TIP: Discuss options or equipment features that could make jobs easier with the building’s facilities personnel, such as automatic monitoring or alarming.

New facility: The plumbing design needs to account for the cold water return temperature, either by specify-ing equipment which can handle it or providing a design that can properly operate and minimize condensing conditions.

TIP: If equipment is changed as a result of value engineering and there is an opportunity to re-view the new equipment, take the time to properly evaluate it to try and determine all of the changes that could affect other parts of the system as a whole.

Hot water: Make sure the domestic water is hot enough — which requires storing it above 140°F. The hot water system design needs to account for mixing down the hot water to a usable temperature by the building occupants while also providing a way to control the potential growth of bacteria within the system.

TIP: Distributing hot water at 140°F and up is not practical for most applications and can cre-ate its own unsafe conditions.

Equipment selection: When selecting water-heating equipment, be sure to design to the limitations of the specific equipment that will be in the space. For example, is the system going to be in condensing mode? If so, it is important to specify condensing boilers. If not, make sure the water is set at the right temperature.

Electronic controls: Electronic valves offer a good way to prevent temperature creep. With some mixing valves, very hot water may be forced through the thermostatic valve during long periods of no demand, exposing building occupants to dangerously high hot water temperatures. Electronic valves do a much better job of controlling flow and ultimately delivering water at a more consistent temperature. Granted, electronic valves are more expensive than manual thermostatic valves, so designers have to be able to justify the added expense. Today, most buildings are developer driven and while developers are concerned about safety, they may not be as focused on system longevity.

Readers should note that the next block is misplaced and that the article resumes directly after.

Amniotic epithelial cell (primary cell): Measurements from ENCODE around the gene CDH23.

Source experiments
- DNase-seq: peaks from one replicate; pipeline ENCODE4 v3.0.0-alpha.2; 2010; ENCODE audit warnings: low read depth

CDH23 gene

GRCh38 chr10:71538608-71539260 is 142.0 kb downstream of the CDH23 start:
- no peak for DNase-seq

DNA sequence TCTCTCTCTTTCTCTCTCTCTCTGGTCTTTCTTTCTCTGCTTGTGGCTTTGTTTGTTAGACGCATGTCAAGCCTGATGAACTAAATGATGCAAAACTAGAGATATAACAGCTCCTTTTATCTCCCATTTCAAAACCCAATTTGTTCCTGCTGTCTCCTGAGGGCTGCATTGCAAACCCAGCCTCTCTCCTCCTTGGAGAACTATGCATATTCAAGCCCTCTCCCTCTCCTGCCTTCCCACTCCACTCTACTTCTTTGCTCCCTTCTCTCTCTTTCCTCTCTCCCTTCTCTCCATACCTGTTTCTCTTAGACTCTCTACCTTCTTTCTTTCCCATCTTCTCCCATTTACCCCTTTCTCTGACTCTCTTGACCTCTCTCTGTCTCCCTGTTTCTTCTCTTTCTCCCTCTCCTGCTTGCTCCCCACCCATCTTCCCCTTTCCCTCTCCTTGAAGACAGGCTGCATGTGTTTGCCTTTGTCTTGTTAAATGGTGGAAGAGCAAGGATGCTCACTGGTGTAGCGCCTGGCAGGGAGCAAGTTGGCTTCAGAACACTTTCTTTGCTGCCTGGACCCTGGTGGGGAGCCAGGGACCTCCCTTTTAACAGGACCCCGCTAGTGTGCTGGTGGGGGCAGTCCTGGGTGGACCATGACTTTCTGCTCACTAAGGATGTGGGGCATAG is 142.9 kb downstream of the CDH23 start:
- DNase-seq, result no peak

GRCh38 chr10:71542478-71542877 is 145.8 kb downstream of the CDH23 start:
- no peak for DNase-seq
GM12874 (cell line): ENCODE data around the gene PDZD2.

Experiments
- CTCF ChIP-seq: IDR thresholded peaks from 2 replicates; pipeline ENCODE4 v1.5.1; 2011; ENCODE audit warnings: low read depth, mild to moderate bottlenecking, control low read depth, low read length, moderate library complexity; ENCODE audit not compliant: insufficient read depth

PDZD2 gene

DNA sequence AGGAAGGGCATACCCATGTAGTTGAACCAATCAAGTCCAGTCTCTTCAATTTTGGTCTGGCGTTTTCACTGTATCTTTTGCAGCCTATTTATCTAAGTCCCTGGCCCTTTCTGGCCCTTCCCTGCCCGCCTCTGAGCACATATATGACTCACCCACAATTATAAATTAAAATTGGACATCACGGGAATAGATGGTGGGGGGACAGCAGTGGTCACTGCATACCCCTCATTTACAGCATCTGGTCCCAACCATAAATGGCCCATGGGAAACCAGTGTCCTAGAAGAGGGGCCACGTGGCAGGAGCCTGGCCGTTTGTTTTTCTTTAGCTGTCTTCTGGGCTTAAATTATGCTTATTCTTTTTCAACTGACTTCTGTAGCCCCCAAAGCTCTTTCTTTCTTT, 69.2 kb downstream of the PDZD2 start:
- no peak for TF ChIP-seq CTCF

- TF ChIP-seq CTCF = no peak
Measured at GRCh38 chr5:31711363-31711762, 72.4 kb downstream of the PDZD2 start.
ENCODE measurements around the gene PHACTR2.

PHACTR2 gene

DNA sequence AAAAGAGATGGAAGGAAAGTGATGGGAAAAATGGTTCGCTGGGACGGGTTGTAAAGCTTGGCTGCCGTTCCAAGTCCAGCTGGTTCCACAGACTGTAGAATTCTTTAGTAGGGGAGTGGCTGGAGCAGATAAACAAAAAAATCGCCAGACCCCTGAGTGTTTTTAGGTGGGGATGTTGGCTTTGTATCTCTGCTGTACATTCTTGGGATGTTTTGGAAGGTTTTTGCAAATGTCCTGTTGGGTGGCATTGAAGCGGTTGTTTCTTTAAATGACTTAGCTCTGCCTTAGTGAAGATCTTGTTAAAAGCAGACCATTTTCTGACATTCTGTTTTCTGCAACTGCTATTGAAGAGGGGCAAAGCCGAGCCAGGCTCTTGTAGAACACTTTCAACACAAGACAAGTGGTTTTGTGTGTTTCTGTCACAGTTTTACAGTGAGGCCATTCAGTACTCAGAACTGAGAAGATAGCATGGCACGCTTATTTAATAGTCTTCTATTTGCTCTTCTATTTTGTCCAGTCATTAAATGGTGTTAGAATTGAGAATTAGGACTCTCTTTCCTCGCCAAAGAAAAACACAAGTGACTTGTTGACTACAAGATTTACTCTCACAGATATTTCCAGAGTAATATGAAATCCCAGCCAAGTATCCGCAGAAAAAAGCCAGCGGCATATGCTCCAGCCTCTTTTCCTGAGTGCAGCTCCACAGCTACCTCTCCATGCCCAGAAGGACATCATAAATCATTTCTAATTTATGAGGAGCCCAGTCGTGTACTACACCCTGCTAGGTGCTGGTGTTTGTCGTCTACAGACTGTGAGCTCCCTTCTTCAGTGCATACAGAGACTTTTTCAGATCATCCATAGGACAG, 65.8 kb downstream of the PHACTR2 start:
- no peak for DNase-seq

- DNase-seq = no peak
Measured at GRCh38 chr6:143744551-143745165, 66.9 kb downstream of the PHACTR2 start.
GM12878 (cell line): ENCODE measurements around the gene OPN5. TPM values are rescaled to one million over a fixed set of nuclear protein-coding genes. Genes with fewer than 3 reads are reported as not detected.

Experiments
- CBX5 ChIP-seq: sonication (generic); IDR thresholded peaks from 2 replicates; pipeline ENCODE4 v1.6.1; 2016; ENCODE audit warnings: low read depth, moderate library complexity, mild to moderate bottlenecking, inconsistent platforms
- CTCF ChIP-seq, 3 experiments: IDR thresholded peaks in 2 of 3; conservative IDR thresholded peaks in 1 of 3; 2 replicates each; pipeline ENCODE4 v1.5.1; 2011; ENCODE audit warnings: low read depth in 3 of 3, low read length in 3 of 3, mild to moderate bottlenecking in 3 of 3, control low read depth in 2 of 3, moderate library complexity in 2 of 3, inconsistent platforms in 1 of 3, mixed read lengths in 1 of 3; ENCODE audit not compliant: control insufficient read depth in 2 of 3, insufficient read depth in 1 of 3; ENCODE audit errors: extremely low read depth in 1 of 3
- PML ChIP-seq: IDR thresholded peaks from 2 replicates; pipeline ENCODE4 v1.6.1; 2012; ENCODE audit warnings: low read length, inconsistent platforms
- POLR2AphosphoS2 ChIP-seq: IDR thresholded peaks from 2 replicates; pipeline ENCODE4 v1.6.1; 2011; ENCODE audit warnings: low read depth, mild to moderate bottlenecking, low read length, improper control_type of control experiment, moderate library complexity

Buy-in: Make sure the building engineers are on board. They must be educated to understand how the equipment installed is meant to be operated, what maintenance is required and what the limita-tions of the equipment are.

TIP: Write into the actual specs that time should be set aside for the equipment manufacturers to train the building operators and engineers so they understand exactly what regular and long-term maintenance is required.

Ultimately, it’s a plumber’s job to protect the public and that means that the engineers specify the right equipment for the job and ensure that is has been correctly installed. We also must make sure that the plumbing equipment is being used in the way in which it was intended. Value engineering may be good for the bottom line, but it has to make sense for optimal building operations as well.

David Brooks, P.E., is a principal and mechanical engineer, at McGuire Engineers. Sean Allard, CPD, is a plumbing designer at McGuire Engineers. They can be reached at dbrooks@mepcinc.com and sallard@mepcinc.com.